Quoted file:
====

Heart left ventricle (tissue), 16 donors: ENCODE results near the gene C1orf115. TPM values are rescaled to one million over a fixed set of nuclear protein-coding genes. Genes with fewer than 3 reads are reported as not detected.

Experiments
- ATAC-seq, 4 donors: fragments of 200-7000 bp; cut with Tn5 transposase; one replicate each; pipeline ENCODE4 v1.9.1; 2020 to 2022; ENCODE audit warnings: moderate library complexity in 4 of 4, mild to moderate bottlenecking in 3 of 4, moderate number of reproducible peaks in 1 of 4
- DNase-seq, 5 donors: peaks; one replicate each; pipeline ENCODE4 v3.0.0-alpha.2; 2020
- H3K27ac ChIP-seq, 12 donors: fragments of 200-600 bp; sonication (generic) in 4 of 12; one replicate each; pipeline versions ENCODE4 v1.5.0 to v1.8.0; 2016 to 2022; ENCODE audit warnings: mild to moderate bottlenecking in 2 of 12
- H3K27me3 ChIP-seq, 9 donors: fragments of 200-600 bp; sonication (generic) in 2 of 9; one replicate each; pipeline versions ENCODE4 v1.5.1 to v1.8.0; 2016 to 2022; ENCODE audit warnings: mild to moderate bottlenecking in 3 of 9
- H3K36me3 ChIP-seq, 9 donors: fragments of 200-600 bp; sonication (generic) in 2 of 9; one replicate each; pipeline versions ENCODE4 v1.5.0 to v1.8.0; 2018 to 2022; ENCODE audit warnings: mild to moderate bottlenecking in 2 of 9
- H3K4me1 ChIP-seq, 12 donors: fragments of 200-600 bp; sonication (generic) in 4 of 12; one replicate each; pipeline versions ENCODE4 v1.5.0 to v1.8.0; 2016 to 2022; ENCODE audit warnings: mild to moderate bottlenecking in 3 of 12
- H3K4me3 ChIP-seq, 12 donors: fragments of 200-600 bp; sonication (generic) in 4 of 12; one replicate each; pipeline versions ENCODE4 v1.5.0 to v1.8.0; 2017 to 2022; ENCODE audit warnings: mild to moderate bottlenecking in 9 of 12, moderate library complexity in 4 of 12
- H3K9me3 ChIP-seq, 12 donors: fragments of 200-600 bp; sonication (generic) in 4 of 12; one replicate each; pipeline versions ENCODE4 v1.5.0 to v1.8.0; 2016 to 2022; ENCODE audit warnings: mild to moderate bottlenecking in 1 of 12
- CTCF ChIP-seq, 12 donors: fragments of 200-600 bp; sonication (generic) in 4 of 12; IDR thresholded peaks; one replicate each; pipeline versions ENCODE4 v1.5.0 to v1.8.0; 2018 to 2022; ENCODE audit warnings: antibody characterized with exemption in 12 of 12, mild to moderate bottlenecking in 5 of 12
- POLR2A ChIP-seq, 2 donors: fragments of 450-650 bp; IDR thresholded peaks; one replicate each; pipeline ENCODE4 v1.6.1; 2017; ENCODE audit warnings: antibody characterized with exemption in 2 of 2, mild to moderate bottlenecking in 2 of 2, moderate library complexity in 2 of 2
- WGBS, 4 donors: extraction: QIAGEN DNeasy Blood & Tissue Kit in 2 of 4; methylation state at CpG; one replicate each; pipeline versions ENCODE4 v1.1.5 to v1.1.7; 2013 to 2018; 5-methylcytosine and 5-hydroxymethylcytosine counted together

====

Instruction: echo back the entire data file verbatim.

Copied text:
Heart left ventricle (tissue), 16 donors: ENCODE results near the gene C1orf115. TPM values are rescaled to one million over a fixed set of nuclear protein-coding genes. Genes with fewer than 3 reads are reported as not detected.

Experiments
- ATAC-seq, 4 donors: fragments of 200-7000 bp; cut with Tn5 transposase; one replicate each; pipeline ENCODE4 v1.9.1; 2020 to 2022; ENCODE audit warnings: moderate library complexity in 4 of 4, mild to moderate bottlenecking in 3 of 4, moderate number of reproducible peaks in 1 of 4
- DNase-seq, 5 donors: peaks; one replicate each; pipeline ENCODE4 v3.0.0-alpha.2; 2020
- H3K27ac ChIP-seq, 12 donors: fragments of 200-600 bp; sonication (generic) in 4 of 12; one replicate each; pipeline versions ENCODE4 v1.5.0 to v1.8.0; 2016 to 2022; ENCODE audit warnings: mild to moderate bottlenecking in 2 of 12
- H3K27me3 ChIP-seq, 9 donors: fragments of 200-600 bp; sonication (generic) in 2 of 9; one replicate each; pipeline versions ENCODE4 v1.5.1 to v1.8.0; 2016 to 2022; ENCODE audit warnings: mild to moderate bottlenecking in 3 of 9
- H3K36me3 ChIP-seq, 9 donors: fragments of 200-600 bp; sonication (generic) in 2 of 9; one replicate each; pipeline versions ENCODE4 v1.5.0 to v1.8.0; 2018 to 2022; ENCODE audit warnings: mild to moderate bottlenecking in 2 of 9
- H3K4me1 ChIP-seq, 12 donors: fragments of 200-600 bp; sonication (generic) in 4 of 12; one replicate each; pipeline versions ENCODE4 v1.5.0 to v1.8.0; 2016 to 2022; ENCODE audit warnings: mild to moderate bottlenecking in 3 of 12
- H3K4me3 ChIP-seq, 12 donors: fragments of 200-600 bp; sonication (generic) in 4 of 12; one replicate each; pipeline versions ENCODE4 v1.5.0 to v1.8.0; 2017 to 2022; ENCODE audit warnings: mild to moderate bottlenecking in 9 of 12, moderate library complexity in 4 of 12
- H3K9me3 ChIP-seq, 12 donors: fragments of 200-600 bp; sonication (generic) in 4 of 12; one replicate each; pipeline versions ENCODE4 v1.5.0 to v1.8.0; 2016 to 2022; ENCODE audit warnings: mild to moderate bottlenecking in 1 of 12
- CTCF ChIP-seq, 12 donors: fragments of 200-600 bp; sonication (generic) in 4 of 12; IDR thresholded peaks; one replicate each; pipeline versions ENCODE4 v1.5.0 to v1.8.0; 2018 to 2022; ENCODE audit warnings: antibody characterized with exemption in 12 of 12, mild to moderate bottlenecking in 5 of 12
- POLR2A ChIP-seq, 2 donors: fragments of 450-650 bp; IDR thresholded peaks; one replicate each; pipeline ENCODE4 v1.6.1; 2017; ENCODE audit warnings: antibody characterized with exemption in 2 of 2, mild to moderate bottlenecking in 2 of 2, moderate library complexity in 2 of 2
- WGBS, 4 donors: extraction: QIAGEN DNeasy Blood & Tissue Kit in 2 of 4; methylation state at CpG; one replicate each; pipeline versions ENCODE4 v1.1.5 to v1.1.7; 2013 to 2018; 5-methylcytosine and 5-hydroxymethylcytosine counted together